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2021 opponent preview: Northwestern Wildcats

Can Pat Fitzgerald and the Wildcats keep the momentum going despite returning just eight starters?

NCAA Football: Northwestern at Iowa Jeffrey Becker-USA TODAY Sports

After a bit of a delay due to work travel and then a baby waking up with a 104 fever then coming down with hand, foot, and mouth disease for a week, the 2021 preview rolls on. Frankly, it’s for the best as the Northwestern Wildcats are deserving of the Friday news dump treatment because they will always scare me as an opponent even when they aren’t so scary!

They beat the Hawkeyes last season after yielding a 17-0 lead and then jedi-mind-tricking Brian Ferentz into calling 50 Spencer Petras’ passes en route to a suffocating 21-20 win and the low point of Iowa’s 2020 season. We’ll get to some even sadder stats later in the write-up. There are plenty of them. :(

As for what they return...Phil Steele has them with just 8 returning starters and 118th in his returning experience metric. They’ve allowed 23 points or less/game each of the last six seasons with only 2017’s offense (29.2 PPG) scoring more than 25 points/game over the same time period. In other words, nobody has mastered winning close games like Pat Fitzgerald. They’re 18-6 over that time span in one-score games. Oh, and Pat Fitzgerald has a .500-or-better record against every team in the West since its inception (they beat Wisconsin after this tweet).

A departure of note, is that their 13-year defensive coordinator, Mike Hankwitz, has retired.

Northwestern schedule ahead of Iowa

9/3: v. Michigan State (Friday)
9/11: v. Indiana St.
9/18: @ Duke
9/25: Ohio
10/2: @ Nebraska
10/9: BYE
10/16: v. Rutgers
10/23: @ Michigan
10/30: v. Minnesota

I was optimistic the ‘cats would slide but their schedule ahead of Iowa seems...easy? It is at least totally manageable. How they fare on the road will probably dictate whether they’re ranked and/or in the Big Ten race but the slow ramp up to the Hawkeyes allows for them to find their footing.

Three guys

Peter Skoronski (LT, 6’4”, 294 lbs, So): Our first offensive lineman of the writeups is Skoronski because while they don’t return all that much on offense, his meteoric rise anchors an offensive line which could be much improved. They’ll need it, as they averaged just 3.7 yards per carry despite running the ball 43 times a game!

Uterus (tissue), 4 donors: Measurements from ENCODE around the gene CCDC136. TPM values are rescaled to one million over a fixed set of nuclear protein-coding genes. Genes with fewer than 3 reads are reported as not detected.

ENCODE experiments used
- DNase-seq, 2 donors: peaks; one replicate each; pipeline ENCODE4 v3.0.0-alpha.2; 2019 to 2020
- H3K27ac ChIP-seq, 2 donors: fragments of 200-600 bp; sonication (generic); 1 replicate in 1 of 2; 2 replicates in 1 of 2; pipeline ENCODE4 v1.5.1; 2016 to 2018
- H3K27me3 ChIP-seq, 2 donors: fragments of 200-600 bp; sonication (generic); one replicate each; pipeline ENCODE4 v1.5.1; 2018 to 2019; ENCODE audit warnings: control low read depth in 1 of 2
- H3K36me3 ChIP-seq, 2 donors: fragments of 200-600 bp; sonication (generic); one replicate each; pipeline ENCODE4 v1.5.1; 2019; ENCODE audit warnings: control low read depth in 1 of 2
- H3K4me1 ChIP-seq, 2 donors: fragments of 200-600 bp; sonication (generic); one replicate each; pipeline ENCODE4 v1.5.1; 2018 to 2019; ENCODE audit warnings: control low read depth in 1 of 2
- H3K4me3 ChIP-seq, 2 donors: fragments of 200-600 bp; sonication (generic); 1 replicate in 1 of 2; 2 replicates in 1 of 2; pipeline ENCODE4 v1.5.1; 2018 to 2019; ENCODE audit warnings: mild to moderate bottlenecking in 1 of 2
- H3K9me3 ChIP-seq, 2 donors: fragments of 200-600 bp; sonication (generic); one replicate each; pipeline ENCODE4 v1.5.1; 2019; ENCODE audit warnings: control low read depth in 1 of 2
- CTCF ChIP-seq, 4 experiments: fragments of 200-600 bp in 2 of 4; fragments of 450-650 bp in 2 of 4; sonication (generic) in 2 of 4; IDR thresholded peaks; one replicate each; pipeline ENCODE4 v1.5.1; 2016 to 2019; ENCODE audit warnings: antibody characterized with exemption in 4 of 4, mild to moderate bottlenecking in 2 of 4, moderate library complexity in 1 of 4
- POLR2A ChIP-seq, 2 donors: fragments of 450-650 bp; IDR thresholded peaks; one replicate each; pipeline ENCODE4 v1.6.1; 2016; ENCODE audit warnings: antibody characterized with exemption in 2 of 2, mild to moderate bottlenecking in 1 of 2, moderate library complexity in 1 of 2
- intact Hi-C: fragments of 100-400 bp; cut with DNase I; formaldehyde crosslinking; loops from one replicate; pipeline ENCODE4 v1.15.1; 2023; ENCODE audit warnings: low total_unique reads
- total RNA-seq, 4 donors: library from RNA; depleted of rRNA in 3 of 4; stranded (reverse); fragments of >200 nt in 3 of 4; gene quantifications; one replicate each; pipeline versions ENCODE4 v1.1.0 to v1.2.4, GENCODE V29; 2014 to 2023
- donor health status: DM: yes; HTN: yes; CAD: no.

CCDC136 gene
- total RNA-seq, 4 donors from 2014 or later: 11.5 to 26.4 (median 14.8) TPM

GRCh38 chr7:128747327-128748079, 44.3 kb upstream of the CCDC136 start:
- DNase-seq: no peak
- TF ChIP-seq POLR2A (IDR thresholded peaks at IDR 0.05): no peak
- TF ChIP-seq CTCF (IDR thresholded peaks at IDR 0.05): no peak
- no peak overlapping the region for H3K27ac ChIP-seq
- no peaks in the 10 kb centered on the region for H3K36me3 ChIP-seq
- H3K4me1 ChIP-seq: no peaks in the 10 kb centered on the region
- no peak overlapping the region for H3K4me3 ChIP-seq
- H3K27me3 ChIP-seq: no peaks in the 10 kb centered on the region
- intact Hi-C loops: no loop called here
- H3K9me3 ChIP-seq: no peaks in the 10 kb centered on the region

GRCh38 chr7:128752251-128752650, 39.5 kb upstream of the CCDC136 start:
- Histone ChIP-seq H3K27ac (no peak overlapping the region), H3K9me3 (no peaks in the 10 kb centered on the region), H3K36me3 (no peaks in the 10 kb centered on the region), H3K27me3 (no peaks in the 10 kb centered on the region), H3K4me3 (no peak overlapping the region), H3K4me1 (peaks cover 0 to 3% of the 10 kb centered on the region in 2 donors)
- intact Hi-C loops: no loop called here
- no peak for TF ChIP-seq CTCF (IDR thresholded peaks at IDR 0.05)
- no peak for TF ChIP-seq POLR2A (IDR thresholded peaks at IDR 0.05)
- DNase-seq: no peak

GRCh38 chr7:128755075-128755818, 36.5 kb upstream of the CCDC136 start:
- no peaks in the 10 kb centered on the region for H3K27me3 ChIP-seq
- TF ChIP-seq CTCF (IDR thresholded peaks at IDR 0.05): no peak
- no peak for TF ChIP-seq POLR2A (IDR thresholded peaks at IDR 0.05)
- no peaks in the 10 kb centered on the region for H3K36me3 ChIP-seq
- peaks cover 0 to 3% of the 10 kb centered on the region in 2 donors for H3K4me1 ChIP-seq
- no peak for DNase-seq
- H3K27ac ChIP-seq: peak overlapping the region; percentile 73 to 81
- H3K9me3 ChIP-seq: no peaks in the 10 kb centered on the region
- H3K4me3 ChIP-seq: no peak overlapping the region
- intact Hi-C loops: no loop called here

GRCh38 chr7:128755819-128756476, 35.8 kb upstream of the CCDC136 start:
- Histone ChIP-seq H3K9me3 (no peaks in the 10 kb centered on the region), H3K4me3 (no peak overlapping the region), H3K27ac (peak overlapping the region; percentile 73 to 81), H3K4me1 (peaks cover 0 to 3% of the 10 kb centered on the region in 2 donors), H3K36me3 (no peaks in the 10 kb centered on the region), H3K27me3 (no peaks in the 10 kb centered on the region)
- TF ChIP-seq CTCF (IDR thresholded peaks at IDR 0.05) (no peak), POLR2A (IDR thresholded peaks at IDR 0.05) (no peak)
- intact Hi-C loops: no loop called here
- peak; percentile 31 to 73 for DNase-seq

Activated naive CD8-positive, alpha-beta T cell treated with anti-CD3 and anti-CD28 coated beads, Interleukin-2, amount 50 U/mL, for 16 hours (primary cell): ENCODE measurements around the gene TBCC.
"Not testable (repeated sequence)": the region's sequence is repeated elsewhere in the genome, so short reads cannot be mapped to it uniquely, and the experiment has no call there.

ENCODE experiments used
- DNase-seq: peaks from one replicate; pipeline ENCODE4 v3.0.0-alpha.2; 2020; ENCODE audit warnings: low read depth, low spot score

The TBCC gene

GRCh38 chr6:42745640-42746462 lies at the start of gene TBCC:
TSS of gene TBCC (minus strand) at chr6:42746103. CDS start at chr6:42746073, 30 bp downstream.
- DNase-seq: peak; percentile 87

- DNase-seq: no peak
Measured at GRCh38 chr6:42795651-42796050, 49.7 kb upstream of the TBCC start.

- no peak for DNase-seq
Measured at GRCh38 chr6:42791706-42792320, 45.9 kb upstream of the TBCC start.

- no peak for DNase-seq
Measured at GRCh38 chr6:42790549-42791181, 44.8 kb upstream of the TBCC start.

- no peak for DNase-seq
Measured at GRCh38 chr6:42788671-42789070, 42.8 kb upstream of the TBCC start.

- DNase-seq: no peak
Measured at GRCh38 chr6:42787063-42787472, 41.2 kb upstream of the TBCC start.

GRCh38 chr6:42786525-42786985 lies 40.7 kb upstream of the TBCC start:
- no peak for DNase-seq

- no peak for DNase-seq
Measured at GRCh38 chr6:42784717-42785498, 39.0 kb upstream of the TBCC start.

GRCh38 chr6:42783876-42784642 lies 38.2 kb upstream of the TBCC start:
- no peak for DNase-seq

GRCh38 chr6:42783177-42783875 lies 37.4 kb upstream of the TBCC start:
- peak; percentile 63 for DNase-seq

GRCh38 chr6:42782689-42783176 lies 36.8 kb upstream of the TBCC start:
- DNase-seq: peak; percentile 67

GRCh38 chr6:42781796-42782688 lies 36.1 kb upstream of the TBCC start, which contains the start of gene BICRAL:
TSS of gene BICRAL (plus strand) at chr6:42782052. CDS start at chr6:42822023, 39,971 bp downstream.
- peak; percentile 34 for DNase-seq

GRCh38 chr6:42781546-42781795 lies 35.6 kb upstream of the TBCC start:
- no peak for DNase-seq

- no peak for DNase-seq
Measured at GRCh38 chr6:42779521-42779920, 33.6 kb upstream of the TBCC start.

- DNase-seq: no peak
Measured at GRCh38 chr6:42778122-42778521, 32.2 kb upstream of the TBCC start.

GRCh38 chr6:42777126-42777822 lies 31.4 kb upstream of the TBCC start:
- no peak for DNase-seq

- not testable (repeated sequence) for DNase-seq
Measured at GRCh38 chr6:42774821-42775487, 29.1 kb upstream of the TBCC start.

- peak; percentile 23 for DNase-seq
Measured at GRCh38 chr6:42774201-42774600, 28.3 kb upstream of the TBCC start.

He immediately started (all 9 games & second team all-Big Ten) after entering the program as one of Northwestern’s highest rated recruits ever. They return 2 additional starters along the line and allowed just 1.3 sacks/game (3rd fewest in the conference).

Ryan Hilinski (QB, 6’3”, 225 lbs, So): Despite starting 11 games his freshman year at South Carolina (they went 4-7), he returned to a backup role in 2020. With coaching upheaval, he left Columbia and landed in Evanston. While there are no guarantees he’s the starter (Hunter Johnson is still around), he’s got pole position.

His freshman year, he posted a 58% completion percentage with 11 touchdowns and 5 interceptions. He doesn’t look to have the scrambling ability of past Wildcat QBs - looks to have some happy feet - who have utterly torched the Hawks. He does look to have solid arm strength and a willingness/ability to hit tight windows.

Brandon Joseph (S, 6’1”, 192 lbs, So): During his freshman season, he led the NCAA with 6 interceptions en route to Big Ten Freshman of the year. He was also a consensus All-American. In his highlights, Joseph displays excellent ball skills, as well as a knack for being where he needs to be.

If there’s reason to believe the Wildcats can maintain their defensive prowess, Joseph is the case and point. He can clean up plenty of messes and will very likely have a say in how the game turns out if it ends up being a close one.

Assorted Commentary

Can Northwestern keep it close enough to let the coaching advantage trump Iowa’s talent?

Make no mistake, Northwestern is becoming increasingly talented under Pat Fitzgerald and the young guns returning are a large reason why. However, experience is typically what defines great Wildcat squads and this team lacks that returning production.

Yet it never seems to matter when they take the field against Iowa. Fitz is a master in close games (see above stat) but it becomes even more stark when he faces Iowa. In nine single-possession games, the ‘cats have come out on top in 8 of them. It’s utterly perplexing just how much a hold Fitz has on Iowa in such games but it’s there.



Simply put, it’ll come down to whether if Iowa can put enough distance between themselves and Northwestern. The 2019 game, as ugly as it was, is a fair template. Iowa gained just 302 yards, but 196 came from guys currently on the roster (Tyler Goodson, Tyrone Tracy, and Sam LaPorta). They’ll still need to win the field position battle and swing it with a couple big plays (Tracy had just two receptions) considering Iowa has scored more than 20 points against Fitz’s Wildcats in just 6 of 16 meetings.

The stats are clear though, Kirk simply can’t afford to get into a phone booth with Fitz, as Iowa’s 5-2 in games decided by 8 points or more. The two losses were in maybe the worst seasons of Kirk’s tenure outside the very start (2006 & 2012).

Is Iowa still in the West race?

If Iowa is successful in a couple of the games against Indiana, Penn State, and Wisconsin, the importance on this game ramps up considering they face Minnesota, Illinois, and Nebraska in the following three weeks. Considering Iowa hasn’t played a divisionally-relevant football game since 2015, the pressure could be immense.